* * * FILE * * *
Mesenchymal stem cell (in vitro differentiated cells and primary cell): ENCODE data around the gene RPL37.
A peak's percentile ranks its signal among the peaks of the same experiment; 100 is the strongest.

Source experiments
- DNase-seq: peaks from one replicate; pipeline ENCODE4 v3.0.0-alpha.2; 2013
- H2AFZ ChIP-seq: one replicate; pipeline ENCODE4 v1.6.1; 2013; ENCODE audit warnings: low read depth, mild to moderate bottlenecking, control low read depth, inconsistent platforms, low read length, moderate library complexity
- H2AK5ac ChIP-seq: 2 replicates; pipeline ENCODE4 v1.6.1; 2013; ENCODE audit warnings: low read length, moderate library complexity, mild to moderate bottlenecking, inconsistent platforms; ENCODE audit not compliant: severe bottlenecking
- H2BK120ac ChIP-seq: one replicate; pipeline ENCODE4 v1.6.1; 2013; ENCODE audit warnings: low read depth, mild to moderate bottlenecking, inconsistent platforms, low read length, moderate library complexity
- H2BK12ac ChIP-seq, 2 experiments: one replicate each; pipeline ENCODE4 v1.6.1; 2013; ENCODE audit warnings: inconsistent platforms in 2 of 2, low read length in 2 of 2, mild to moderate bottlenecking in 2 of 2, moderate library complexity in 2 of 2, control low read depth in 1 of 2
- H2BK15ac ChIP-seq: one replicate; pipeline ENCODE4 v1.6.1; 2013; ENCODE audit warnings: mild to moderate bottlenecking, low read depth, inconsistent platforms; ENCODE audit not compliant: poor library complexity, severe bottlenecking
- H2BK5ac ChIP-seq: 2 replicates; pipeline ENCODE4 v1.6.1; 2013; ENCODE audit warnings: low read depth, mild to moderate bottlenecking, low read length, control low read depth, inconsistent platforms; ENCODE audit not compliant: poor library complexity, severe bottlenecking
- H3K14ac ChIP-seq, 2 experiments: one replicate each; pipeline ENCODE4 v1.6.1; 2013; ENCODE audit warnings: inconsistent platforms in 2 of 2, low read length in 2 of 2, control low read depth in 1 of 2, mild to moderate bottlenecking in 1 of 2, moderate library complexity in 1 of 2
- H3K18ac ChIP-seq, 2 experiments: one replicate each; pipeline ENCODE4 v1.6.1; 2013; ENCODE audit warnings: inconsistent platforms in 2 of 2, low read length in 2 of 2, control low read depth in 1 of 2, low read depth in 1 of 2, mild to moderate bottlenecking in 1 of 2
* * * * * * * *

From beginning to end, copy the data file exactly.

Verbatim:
Mesenchymal stem cell (in vitro differentiated cells and primary cell): ENCODE data around the gene RPL37.
A peak's percentile ranks its signal among the peaks of the same experiment; 100 is the strongest.

Source experiments
- DNase-seq: peaks from one replicate; pipeline ENCODE4 v3.0.0-alpha.2; 2013
- H2AFZ ChIP-seq: one replicate; pipeline ENCODE4 v1.6.1; 2013; ENCODE audit warnings: low read depth, mild to moderate bottlenecking, control low read depth, inconsistent platforms, low read length, moderate library complexity
- H2AK5ac ChIP-seq: 2 replicates; pipeline ENCODE4 v1.6.1; 2013; ENCODE audit warnings: low read length, moderate library complexity, mild to moderate bottlenecking, inconsistent platforms; ENCODE audit not compliant: severe bottlenecking
- H2BK120ac ChIP-seq: one replicate; pipeline ENCODE4 v1.6.1; 2013; ENCODE audit warnings: low read depth, mild to moderate bottlenecking, inconsistent platforms, low read length, moderate library complexity
- H2BK12ac ChIP-seq, 2 experiments: one replicate each; pipeline ENCODE4 v1.6.1; 2013; ENCODE audit warnings: inconsistent platforms in 2 of 2, low read length in 2 of 2, mild to moderate bottlenecking in 2 of 2, moderate library complexity in 2 of 2, control low read depth in 1 of 2
- H2BK15ac ChIP-seq: one replicate; pipeline ENCODE4 v1.6.1; 2013; ENCODE audit warnings: mild to moderate bottlenecking, low read depth, inconsistent platforms; ENCODE audit not compliant: poor library complexity, severe bottlenecking
- H2BK5ac ChIP-seq: 2 replicates; pipeline ENCODE4 v1.6.1; 2013; ENCODE audit warnings: low read depth, mild to moderate bottlenecking, low read length, control low read depth, inconsistent platforms; ENCODE audit not compliant: poor library complexity, severe bottlenecking
- H3K14ac ChIP-seq, 2 experiments: one replicate each; pipeline ENCODE4 v1.6.1; 2013; ENCODE audit warnings: inconsistent platforms in 2 of 2, low read length in 2 of 2, control low read depth in 1 of 2, mild to moderate bottlenecking in 1 of 2, moderate library complexity in 1 of 2
- H3K18ac ChIP-seq, 2 experiments: one replicate each; pipeline ENCODE4 v1.6.1; 2013; ENCODE audit warnings: inconsistent platforms in 2 of 2, low read length in 2 of 2, control low read depth in 1 of 2, low read depth in 1 of 2, mild to moderate bottlenecking in 1 of 2